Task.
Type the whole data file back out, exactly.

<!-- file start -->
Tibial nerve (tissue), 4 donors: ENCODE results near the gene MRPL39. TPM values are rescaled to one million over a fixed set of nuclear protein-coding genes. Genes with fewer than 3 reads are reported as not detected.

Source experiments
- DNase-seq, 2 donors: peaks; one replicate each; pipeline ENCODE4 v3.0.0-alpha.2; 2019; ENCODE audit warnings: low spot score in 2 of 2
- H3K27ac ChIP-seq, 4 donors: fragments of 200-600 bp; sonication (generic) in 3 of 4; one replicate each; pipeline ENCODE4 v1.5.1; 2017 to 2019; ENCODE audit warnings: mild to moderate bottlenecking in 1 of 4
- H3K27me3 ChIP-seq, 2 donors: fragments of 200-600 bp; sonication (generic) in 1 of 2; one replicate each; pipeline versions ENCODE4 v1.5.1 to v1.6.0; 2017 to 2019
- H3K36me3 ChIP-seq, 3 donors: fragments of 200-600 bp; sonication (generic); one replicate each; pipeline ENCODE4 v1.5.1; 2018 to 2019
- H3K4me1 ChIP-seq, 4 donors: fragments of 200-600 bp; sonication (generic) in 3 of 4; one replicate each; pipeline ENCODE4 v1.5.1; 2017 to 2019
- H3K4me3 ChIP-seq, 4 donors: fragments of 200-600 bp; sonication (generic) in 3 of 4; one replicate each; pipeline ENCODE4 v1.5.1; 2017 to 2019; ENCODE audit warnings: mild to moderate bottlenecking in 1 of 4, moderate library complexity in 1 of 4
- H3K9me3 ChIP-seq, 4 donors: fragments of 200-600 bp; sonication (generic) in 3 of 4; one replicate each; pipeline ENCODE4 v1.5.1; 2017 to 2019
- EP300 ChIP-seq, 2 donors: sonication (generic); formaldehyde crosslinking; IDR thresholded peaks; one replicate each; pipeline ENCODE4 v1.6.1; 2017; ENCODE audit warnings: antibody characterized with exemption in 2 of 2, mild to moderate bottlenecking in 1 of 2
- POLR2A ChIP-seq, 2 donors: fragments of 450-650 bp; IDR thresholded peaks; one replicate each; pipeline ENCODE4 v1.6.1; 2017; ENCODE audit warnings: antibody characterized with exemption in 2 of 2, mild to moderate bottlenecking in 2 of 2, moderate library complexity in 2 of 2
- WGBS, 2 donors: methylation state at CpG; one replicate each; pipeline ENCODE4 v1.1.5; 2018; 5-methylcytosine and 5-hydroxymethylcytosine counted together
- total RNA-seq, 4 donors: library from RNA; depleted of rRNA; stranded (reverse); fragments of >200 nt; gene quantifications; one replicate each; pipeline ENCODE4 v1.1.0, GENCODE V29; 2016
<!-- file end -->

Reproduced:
Tibial nerve (tissue), 4 donors: ENCODE results near the gene MRPL39. TPM values are rescaled to one million over a fixed set of nuclear protein-coding genes. Genes with fewer than 3 reads are reported as not detected.

Source experiments
- DNase-seq, 2 donors: peaks; one replicate each; pipeline ENCODE4 v3.0.0-alpha.2; 2019; ENCODE audit warnings: low spot score in 2 of 2
- H3K27ac ChIP-seq, 4 donors: fragments of 200-600 bp; sonication (generic) in 3 of 4; one replicate each; pipeline ENCODE4 v1.5.1; 2017 to 2019; ENCODE audit warnings: mild to moderate bottlenecking in 1 of 4
- H3K27me3 ChIP-seq, 2 donors: fragments of 200-600 bp; sonication (generic) in 1 of 2; one replicate each; pipeline versions ENCODE4 v1.5.1 to v1.6.0; 2017 to 2019
- H3K36me3 ChIP-seq, 3 donors: fragments of 200-600 bp; sonication (generic); one replicate each; pipeline ENCODE4 v1.5.1; 2018 to 2019
- H3K4me1 ChIP-seq, 4 donors: fragments of 200-600 bp; sonication (generic) in 3 of 4; one replicate each; pipeline ENCODE4 v1.5.1; 2017 to 2019
- H3K4me3 ChIP-seq, 4 donors: fragments of 200-600 bp; sonication (generic) in 3 of 4; one replicate each; pipeline ENCODE4 v1.5.1; 2017 to 2019; ENCODE audit warnings: mild to moderate bottlenecking in 1 of 4, moderate library complexity in 1 of 4
- H3K9me3 ChIP-seq, 4 donors: fragments of 200-600 bp; sonication (generic) in 3 of 4; one replicate each; pipeline ENCODE4 v1.5.1; 2017 to 2019
- EP300 ChIP-seq, 2 donors: sonication (generic); formaldehyde crosslinking; IDR thresholded peaks; one replicate each; pipeline ENCODE4 v1.6.1; 2017; ENCODE audit warnings: antibody characterized with exemption in 2 of 2, mild to moderate bottlenecking in 1 of 2
- POLR2A ChIP-seq, 2 donors: fragments of 450-650 bp; IDR thresholded peaks; one replicate each; pipeline ENCODE4 v1.6.1; 2017; ENCODE audit warnings: antibody characterized with exemption in 2 of 2, mild to moderate bottlenecking in 2 of 2, moderate library complexity in 2 of 2
- WGBS, 2 donors: methylation state at CpG; one replicate each; pipeline ENCODE4 v1.1.5; 2018; 5-methylcytosine and 5-hydroxymethylcytosine counted together
- total RNA-seq, 4 donors: library from RNA; depleted of rRNA; stranded (reverse); fragments of >200 nt; gene quantifications; one replicate each; pipeline ENCODE4 v1.1.0, GENCODE V29; 2016